THE END IS NIGH-ISH
The end of the year approaches, and with it one of my favorite assignments: the Top 10 list. I find it clarifying to look back and pick out 10 series and limited series out of the hundreds out there on cable, the networks, and streaming services — not just the good ones, but the ones that have lasted in my memory.
But I can tell that this year’s list is going to be hard to compile, and I’m already stressing. There are so very many excellent TV stories out there and only 10 slots to fill.
Right now, my preliminary list includes “Chernobyl,” “When They See Us,” “Fleabag,” “Years and “Years,” “Gentleman Jack,” “Shrill,” “Mrs. Fletcher,” “GLOW,” “Unbelievable,” “Succession,” “Sex Education,” “Veep,” “Russian Doll,” “The Good Place,” “Mindhunter,” “The Other Two,” “PEN15,” “What We Do in the Shadows,” and more.
And a few possibly excellent 2019 series — Olivia Colman’s first season of “The Crown,” a promising comedy about an ex-con called “Back to Life,” new stuff from Apple TV+ and Disney+ — haven’t even premiered yet.
So wish me luck, and help me, too. Let me know in the comments or via email what your 2019 favorites are so far.
WHAT I’M WATCHING THIS WEEK
1. On Friday, Apple TV+ will launch. It’s one of a handful of new streaming services — along with Disney+ and HBO Max — that are about to make Peak TV a lot Peak-ier. Here are some of the shows that will be available immediately if you decide to sign up (for $4.99 a month). I’ll be reviewing them later this week.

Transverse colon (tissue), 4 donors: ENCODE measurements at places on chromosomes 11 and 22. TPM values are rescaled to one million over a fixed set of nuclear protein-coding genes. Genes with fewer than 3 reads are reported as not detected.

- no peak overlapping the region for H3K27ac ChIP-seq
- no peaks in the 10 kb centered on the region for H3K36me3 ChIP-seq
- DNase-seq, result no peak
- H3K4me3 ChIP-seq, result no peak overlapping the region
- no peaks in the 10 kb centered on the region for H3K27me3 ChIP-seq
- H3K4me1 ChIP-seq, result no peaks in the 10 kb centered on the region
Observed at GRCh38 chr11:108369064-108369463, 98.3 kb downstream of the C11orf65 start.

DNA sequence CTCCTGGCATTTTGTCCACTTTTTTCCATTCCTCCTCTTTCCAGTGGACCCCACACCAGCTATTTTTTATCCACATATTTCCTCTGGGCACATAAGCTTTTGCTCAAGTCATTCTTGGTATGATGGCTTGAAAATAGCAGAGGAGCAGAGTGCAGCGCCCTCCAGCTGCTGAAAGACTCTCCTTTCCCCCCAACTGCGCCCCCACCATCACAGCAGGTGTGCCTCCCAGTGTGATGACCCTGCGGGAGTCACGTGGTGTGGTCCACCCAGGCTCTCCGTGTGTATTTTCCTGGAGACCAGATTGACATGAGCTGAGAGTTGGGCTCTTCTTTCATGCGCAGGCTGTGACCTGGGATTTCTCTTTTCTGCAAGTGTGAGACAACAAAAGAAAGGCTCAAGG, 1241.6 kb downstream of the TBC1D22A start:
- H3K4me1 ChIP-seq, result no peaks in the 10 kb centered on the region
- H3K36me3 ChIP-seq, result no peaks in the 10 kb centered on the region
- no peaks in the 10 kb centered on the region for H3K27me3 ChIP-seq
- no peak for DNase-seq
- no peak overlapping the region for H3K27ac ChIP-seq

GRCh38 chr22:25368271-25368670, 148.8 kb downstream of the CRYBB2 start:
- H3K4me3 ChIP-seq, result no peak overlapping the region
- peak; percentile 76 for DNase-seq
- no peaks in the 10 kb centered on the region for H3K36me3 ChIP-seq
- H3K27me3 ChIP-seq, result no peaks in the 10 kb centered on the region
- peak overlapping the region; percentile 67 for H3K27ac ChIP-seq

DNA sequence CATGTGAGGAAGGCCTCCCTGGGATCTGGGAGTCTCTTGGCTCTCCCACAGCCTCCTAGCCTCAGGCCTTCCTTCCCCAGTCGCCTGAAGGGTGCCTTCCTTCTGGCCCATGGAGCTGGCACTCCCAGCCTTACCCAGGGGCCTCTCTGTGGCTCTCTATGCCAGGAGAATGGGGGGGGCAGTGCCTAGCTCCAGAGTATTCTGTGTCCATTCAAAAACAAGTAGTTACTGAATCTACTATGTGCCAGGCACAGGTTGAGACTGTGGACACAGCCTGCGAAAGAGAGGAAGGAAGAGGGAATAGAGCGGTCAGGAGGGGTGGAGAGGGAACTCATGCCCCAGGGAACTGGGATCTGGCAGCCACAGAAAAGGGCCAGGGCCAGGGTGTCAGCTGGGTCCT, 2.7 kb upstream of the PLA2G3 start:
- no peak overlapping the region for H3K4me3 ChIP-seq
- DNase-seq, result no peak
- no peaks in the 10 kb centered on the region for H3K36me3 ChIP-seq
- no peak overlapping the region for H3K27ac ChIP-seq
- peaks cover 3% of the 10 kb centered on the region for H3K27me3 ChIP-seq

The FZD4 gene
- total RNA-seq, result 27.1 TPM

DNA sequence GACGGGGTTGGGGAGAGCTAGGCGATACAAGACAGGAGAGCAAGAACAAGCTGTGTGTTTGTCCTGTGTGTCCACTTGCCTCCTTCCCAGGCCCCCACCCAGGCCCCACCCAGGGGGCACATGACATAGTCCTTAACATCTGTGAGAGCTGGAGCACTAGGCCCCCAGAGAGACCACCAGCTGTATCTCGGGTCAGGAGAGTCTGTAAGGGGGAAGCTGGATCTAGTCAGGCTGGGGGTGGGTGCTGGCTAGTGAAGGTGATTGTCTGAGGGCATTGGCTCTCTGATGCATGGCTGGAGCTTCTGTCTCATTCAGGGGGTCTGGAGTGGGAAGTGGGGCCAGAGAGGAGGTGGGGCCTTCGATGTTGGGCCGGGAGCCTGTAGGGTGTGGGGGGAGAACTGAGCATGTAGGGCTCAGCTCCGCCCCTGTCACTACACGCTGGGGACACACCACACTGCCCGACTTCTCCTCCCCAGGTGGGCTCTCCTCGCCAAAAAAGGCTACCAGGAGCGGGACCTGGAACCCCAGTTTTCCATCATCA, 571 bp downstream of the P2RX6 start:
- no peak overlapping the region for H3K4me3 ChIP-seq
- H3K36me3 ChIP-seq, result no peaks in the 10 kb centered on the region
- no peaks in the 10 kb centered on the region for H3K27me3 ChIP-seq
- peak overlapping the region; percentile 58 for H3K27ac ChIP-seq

• A bonkers comedy called “Dickinson” will feature Hailee Steinfeld as the poet Emily Dickinson coming of age and Jane Krakowski as her mother.
• “The Morning Show,” about the changes caused by a network #MeToo firing, stars Reese Witherspoon, Jennifer Aniston, and Steve Carell.
• “For All Mankind” is an alternate-history space drama from Ronald D. Moore of “Battlestar Galactica,” and it stars Joel Kinnaman, Wrenn Schmidt, and Michael Dorman.
• “See” is a dystopian drama set in a future where humans have lost sight, and it stars Jason Momoa and Alfre Woodard.
2. Timothée stans near and far, young and old, Netflix is here for you. “The King” has just premiered in theaters, but, as is Netflix’s wont these days, it’ll be available for you at home on Friday. The film, with Chalamet, Joel Edgerton, Robert Pattinson, and Lily-Rose Depp, is loosely based on Shakespeare (but without the Shakespearean language) as it follows Prince Hal’s change into King Henry V. Right now it has a 62 on Metacritic and a 1000 on Chalameta-critic.
3. In November 2018, the town of Paradise in Northern California was engulfed in flames; 85 died in what was the state’s deadliest fire, and the sixth deadliest in U.S. history. Netflix’s “Fire in Paradise,” due Friday, is a 40-minute documentary about the disaster, with firsthand footage of the fire and interviews with survivors and emergency workers. And PBS’s “Fire in Paradise,” an episode of “Frontline” on WGBH-2 Tuesday at 10 p.m., also looks back at the fire, its survivors, and the question of responsibility.